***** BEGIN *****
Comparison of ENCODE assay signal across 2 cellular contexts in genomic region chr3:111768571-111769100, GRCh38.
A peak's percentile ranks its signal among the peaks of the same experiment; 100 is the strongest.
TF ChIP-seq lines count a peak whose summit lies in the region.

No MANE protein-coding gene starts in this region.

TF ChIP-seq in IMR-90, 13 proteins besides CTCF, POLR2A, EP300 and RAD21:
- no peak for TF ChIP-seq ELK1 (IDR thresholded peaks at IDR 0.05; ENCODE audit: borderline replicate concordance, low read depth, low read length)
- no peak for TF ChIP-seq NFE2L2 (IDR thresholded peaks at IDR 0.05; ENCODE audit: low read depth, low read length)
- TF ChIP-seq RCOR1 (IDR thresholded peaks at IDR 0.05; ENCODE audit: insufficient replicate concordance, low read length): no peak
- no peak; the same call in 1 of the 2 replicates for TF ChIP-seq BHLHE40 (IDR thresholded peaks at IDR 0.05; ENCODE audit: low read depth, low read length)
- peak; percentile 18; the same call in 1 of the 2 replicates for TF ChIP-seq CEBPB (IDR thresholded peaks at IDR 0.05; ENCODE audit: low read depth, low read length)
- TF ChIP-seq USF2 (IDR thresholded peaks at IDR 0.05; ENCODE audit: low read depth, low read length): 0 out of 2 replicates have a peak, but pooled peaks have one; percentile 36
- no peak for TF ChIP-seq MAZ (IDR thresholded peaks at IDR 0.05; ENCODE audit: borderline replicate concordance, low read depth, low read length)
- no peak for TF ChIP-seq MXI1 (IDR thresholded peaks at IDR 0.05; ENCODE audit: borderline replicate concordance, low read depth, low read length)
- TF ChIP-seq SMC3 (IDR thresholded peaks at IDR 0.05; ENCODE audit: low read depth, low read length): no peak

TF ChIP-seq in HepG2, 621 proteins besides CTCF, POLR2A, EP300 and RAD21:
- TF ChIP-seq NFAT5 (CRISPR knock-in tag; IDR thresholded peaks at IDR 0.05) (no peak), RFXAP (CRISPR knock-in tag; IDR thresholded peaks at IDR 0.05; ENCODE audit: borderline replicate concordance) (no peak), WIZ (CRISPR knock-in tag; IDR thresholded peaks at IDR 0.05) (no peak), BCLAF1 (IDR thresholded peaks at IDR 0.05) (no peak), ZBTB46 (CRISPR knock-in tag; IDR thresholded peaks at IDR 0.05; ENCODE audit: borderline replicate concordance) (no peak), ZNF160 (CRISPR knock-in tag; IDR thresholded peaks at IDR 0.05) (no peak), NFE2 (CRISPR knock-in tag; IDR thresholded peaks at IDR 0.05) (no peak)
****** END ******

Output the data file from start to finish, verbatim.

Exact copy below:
Comparison of ENCODE assay signal across 2 cellular contexts in genomic region chr3:111768571-111769100, GRCh38.
A peak's percentile ranks its signal among the peaks of the same experiment; 100 is the strongest.
TF ChIP-seq lines count a peak whose summit lies in the region.

No MANE protein-coding gene starts in this region.

TF ChIP-seq in IMR-90, 13 proteins besides CTCF, POLR2A, EP300 and RAD21:
- no peak for TF ChIP-seq ELK1 (IDR thresholded peaks at IDR 0.05; ENCODE audit: borderline replicate concordance, low read depth, low read length)
- no peak for TF ChIP-seq NFE2L2 (IDR thresholded peaks at IDR 0.05; ENCODE audit: low read depth, low read length)
- TF ChIP-seq RCOR1 (IDR thresholded peaks at IDR 0.05; ENCODE audit: insufficient replicate concordance, low read length): no peak
- no peak; the same call in 1 of the 2 replicates for TF ChIP-seq BHLHE40 (IDR thresholded peaks at IDR 0.05; ENCODE audit: low read depth, low read length)
- peak; percentile 18; the same call in 1 of the 2 replicates for TF ChIP-seq CEBPB (IDR thresholded peaks at IDR 0.05; ENCODE audit: low read depth, low read length)
- TF ChIP-seq USF2 (IDR thresholded peaks at IDR 0.05; ENCODE audit: low read depth, low read length): 0 out of 2 replicates have a peak, but pooled peaks have one; percentile 36
- no peak for TF ChIP-seq MAZ (IDR thresholded peaks at IDR 0.05; ENCODE audit: borderline replicate concordance, low read depth, low read length)
- no peak for TF ChIP-seq MXI1 (IDR thresholded peaks at IDR 0.05; ENCODE audit: borderline replicate concordance, low read depth, low read length)
- TF ChIP-seq SMC3 (IDR thresholded peaks at IDR 0.05; ENCODE audit: low read depth, low read length): no peak

TF ChIP-seq in HepG2, 621 proteins besides CTCF, POLR2A, EP300 and RAD21:
- TF ChIP-seq NFAT5 (CRISPR knock-in tag; IDR thresholded peaks at IDR 0.05) (no peak), RFXAP (CRISPR knock-in tag; IDR thresholded peaks at IDR 0.05; ENCODE audit: borderline replicate concordance) (no peak), WIZ (CRISPR knock-in tag; IDR thresholded peaks at IDR 0.05) (no peak), BCLAF1 (IDR thresholded peaks at IDR 0.05) (no peak), ZBTB46 (CRISPR knock-in tag; IDR thresholded peaks at IDR 0.05; ENCODE audit: borderline replicate concordance) (no peak), ZNF160 (CRISPR knock-in tag; IDR thresholded peaks at IDR 0.05) (no peak), NFE2 (CRISPR knock-in tag; IDR thresholded peaks at IDR 0.05) (no peak)